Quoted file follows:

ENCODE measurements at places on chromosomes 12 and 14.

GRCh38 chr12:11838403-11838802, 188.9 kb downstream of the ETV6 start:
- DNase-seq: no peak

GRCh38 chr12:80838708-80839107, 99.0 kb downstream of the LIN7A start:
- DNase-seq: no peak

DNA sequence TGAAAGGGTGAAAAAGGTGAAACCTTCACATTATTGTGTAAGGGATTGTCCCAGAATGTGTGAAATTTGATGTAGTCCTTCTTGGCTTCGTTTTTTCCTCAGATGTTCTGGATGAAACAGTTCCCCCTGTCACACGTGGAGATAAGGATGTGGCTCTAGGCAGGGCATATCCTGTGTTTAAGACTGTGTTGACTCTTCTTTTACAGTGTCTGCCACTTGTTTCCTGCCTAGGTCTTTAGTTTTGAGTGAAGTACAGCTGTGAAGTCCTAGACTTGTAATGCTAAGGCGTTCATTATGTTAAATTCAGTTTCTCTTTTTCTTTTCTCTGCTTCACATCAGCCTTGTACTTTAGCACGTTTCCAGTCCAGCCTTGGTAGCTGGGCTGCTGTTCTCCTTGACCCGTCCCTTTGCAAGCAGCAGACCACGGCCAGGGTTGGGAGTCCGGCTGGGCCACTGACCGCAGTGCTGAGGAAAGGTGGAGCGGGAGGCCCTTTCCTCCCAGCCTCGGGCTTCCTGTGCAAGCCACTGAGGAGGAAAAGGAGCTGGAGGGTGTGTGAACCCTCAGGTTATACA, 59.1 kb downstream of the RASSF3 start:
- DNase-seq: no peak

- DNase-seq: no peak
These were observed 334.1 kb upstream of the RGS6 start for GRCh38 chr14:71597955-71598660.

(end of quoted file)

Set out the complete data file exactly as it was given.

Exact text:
ENCODE measurements at places on chromosomes 12 and 14.

GRCh38 chr12:11838403-11838802, 188.9 kb downstream of the ETV6 start:
- DNase-seq: no peak

GRCh38 chr12:80838708-80839107, 99.0 kb downstream of the LIN7A start:
- DNase-seq: no peak

DNA sequence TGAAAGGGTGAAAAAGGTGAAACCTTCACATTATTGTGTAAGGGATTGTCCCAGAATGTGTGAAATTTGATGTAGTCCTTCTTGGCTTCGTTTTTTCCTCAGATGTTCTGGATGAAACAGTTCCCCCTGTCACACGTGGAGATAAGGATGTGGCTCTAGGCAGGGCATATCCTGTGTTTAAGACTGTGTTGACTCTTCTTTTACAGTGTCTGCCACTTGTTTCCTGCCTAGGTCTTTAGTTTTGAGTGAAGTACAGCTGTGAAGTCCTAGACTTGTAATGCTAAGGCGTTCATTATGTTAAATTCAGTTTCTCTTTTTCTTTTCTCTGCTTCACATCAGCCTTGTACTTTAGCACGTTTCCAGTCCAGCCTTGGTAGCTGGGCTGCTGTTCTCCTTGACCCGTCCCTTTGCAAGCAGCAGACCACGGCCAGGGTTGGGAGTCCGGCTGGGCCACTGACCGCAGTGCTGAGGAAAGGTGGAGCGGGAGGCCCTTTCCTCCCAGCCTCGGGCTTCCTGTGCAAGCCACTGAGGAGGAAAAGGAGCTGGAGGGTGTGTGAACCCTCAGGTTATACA, 59.1 kb downstream of the RASSF3 start:
- DNase-seq: no peak

- DNase-seq: no peak
These were observed 334.1 kb upstream of the RGS6 start for GRCh38 chr14:71597955-71598660.